the avant-garde movie, motion graphics and theory blog



     
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by Michael Betancourt
 

This site presents extracts from Michael Betancourt's current research and writing projects, with news about current developments. A portfolio of finished, published writing is available here.

His book, Beyond Spatial Montage: Windowing, or, the Cinematic Displacement of Time, Motion and Space, concerned with the results of a 25-year long studio-based research project was published by Focal Press.

If you are looking for more on agnotology, digital capitalism or automated/immaterial labor, look at The Digital, which presents links to his most recent published articles and other research on the political economy of digital capitalism contained in his book:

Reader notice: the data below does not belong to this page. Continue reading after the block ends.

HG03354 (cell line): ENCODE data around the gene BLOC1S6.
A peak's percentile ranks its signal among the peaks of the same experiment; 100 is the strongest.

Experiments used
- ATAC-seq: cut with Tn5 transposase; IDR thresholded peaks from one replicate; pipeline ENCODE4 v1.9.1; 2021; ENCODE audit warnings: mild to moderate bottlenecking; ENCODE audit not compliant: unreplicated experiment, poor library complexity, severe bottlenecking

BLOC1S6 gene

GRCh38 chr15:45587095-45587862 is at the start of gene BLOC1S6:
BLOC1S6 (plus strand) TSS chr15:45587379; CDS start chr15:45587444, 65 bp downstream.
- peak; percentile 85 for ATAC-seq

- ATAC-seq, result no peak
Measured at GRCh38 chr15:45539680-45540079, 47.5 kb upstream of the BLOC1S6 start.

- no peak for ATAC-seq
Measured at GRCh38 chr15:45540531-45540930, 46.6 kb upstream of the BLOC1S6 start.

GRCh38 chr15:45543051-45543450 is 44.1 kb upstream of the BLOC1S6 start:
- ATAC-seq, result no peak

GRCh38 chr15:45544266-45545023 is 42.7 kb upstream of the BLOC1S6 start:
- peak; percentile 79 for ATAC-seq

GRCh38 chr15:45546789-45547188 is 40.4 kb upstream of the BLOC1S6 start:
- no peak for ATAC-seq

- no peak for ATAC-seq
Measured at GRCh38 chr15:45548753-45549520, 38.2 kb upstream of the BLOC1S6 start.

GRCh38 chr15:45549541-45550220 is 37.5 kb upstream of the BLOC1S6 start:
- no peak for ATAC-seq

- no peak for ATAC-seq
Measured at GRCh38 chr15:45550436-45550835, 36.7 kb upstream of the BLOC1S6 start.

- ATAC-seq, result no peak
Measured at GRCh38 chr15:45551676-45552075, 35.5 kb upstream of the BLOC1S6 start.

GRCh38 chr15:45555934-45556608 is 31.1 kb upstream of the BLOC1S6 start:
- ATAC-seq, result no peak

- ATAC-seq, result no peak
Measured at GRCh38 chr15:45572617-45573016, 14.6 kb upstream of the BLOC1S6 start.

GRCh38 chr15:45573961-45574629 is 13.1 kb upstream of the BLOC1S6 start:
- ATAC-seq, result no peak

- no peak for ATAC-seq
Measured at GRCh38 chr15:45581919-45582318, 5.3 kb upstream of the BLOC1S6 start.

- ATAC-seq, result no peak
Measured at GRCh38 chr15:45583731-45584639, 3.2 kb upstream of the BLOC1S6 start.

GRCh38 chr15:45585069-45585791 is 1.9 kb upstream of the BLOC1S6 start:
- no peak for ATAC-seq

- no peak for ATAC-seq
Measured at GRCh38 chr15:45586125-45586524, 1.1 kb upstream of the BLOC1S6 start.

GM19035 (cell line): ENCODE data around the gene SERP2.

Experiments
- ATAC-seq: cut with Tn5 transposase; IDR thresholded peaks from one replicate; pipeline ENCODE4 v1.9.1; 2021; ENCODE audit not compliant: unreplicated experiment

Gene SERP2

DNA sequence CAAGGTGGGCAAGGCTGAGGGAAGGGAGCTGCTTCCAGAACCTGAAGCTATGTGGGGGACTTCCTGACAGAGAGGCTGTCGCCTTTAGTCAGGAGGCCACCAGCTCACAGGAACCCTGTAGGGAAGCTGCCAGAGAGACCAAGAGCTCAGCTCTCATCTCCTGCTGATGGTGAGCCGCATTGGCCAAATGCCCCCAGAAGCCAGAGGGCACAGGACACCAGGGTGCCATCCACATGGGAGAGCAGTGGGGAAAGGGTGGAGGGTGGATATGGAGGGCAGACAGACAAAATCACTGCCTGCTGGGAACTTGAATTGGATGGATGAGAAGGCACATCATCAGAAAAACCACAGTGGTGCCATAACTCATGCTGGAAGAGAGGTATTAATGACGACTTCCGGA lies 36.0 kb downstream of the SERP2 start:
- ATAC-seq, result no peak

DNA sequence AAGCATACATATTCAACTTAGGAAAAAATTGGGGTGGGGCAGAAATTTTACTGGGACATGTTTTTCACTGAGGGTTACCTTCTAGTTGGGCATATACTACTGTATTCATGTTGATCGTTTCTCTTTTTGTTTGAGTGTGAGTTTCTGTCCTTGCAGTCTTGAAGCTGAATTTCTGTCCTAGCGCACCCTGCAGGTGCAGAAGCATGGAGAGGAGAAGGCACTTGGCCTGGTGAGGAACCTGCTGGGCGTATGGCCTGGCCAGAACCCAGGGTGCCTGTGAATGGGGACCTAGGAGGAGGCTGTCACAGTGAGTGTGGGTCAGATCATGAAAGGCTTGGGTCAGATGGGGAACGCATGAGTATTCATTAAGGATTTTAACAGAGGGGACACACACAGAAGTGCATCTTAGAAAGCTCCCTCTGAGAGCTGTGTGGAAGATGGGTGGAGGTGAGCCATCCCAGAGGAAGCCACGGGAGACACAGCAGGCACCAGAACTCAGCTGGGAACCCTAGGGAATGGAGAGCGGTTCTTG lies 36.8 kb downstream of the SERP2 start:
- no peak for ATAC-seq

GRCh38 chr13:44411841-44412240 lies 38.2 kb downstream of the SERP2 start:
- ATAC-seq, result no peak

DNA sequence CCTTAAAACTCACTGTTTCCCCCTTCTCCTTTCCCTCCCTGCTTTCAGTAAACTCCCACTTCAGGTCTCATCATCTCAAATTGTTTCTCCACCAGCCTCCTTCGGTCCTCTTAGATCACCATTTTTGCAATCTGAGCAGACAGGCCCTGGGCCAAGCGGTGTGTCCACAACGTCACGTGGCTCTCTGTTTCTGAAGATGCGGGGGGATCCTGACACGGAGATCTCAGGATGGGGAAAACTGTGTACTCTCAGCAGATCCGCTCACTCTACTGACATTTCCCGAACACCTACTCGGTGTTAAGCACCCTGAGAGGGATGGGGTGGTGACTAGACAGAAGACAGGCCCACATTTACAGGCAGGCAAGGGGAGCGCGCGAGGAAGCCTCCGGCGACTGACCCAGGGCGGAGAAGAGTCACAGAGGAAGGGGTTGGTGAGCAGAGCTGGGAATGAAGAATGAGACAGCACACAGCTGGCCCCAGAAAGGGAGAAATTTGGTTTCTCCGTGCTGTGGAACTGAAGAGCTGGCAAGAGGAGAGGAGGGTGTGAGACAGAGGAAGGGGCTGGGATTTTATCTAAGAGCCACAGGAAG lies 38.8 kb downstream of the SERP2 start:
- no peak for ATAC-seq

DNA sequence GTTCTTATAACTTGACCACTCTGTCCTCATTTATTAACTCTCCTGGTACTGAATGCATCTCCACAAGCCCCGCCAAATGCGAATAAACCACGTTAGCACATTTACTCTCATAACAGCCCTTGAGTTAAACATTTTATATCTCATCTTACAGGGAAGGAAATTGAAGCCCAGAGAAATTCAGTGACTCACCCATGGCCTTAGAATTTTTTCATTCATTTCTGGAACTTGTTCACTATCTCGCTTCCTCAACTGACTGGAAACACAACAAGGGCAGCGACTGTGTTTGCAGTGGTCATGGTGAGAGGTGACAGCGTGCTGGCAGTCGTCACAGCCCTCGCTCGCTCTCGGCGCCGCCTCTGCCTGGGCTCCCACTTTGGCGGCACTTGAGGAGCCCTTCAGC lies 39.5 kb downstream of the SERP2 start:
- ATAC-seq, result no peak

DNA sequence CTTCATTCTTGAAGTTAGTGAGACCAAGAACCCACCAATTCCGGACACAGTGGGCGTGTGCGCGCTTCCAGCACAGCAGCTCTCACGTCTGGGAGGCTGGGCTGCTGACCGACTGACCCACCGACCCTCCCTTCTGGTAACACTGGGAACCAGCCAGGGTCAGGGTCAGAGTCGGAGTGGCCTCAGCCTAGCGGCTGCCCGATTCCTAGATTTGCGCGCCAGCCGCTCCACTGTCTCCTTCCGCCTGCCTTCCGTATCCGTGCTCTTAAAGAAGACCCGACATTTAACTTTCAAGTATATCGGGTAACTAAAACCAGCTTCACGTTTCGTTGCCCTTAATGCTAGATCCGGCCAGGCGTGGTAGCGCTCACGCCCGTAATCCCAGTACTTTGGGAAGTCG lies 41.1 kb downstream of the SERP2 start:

The Critique of Digital Capitalism identifies how digital technology has captured contemporary society in a reification of capitalist priorities. The theory proposed in this book is the description of how digital capitalism as an ideologically “invisible” framework is realized in technology.

More articles and translations into Spanish, Portuguese and Greek are posted on MichaelBetancourt.com


 



Synchronization and Title Sequences - Now Available!

story ©  | published May 17, 2017 | permalink | TwitThis Digg Facebook StumbleUpon  |  Print



Motion Graphics

You can now order my new book Synchronization and Title Sequences: Audio-Visual Semiosis in Motion Graphics!